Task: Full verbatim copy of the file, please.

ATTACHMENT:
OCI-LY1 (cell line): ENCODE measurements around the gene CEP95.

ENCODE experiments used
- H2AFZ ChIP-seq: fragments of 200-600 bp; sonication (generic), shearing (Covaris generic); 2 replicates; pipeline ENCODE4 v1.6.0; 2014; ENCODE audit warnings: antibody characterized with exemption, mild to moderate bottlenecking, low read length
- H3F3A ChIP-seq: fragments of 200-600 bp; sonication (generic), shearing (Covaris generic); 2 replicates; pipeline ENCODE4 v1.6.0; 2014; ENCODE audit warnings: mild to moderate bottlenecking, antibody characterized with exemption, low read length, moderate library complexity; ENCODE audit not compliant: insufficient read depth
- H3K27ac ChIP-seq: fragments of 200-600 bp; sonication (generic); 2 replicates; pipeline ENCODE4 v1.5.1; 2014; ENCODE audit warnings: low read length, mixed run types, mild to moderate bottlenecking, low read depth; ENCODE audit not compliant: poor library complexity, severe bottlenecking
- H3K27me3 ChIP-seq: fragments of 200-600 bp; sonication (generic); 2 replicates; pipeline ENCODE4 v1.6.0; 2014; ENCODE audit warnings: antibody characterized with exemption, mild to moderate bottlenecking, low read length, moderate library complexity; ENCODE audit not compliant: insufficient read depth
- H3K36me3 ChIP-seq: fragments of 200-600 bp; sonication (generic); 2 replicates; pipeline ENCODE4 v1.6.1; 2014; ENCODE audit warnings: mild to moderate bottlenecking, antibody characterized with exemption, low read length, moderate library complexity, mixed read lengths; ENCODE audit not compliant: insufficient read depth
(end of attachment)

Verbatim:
OCI-LY1 (cell line): ENCODE measurements around the gene CEP95.

ENCODE experiments used
- H2AFZ ChIP-seq: fragments of 200-600 bp; sonication (generic), shearing (Covaris generic); 2 replicates; pipeline ENCODE4 v1.6.0; 2014; ENCODE audit warnings: antibody characterized with exemption, mild to moderate bottlenecking, low read length
- H3F3A ChIP-seq: fragments of 200-600 bp; sonication (generic), shearing (Covaris generic); 2 replicates; pipeline ENCODE4 v1.6.0; 2014; ENCODE audit warnings: mild to moderate bottlenecking, antibody characterized with exemption, low read length, moderate library complexity; ENCODE audit not compliant: insufficient read depth
- H3K27ac ChIP-seq: fragments of 200-600 bp; sonication (generic); 2 replicates; pipeline ENCODE4 v1.5.1; 2014; ENCODE audit warnings: low read length, mixed run types, mild to moderate bottlenecking, low read depth; ENCODE audit not compliant: poor library complexity, severe bottlenecking
- H3K27me3 ChIP-seq: fragments of 200-600 bp; sonication (generic); 2 replicates; pipeline ENCODE4 v1.6.0; 2014; ENCODE audit warnings: antibody characterized with exemption, mild to moderate bottlenecking, low read length, moderate library complexity; ENCODE audit not compliant: insufficient read depth
- H3K36me3 ChIP-seq: fragments of 200-600 bp; sonication (generic); 2 replicates; pipeline ENCODE4 v1.6.1; 2014; ENCODE audit warnings: mild to moderate bottlenecking, antibody characterized with exemption, low read length, moderate library complexity, mixed read lengths; ENCODE audit not compliant: insufficient read depth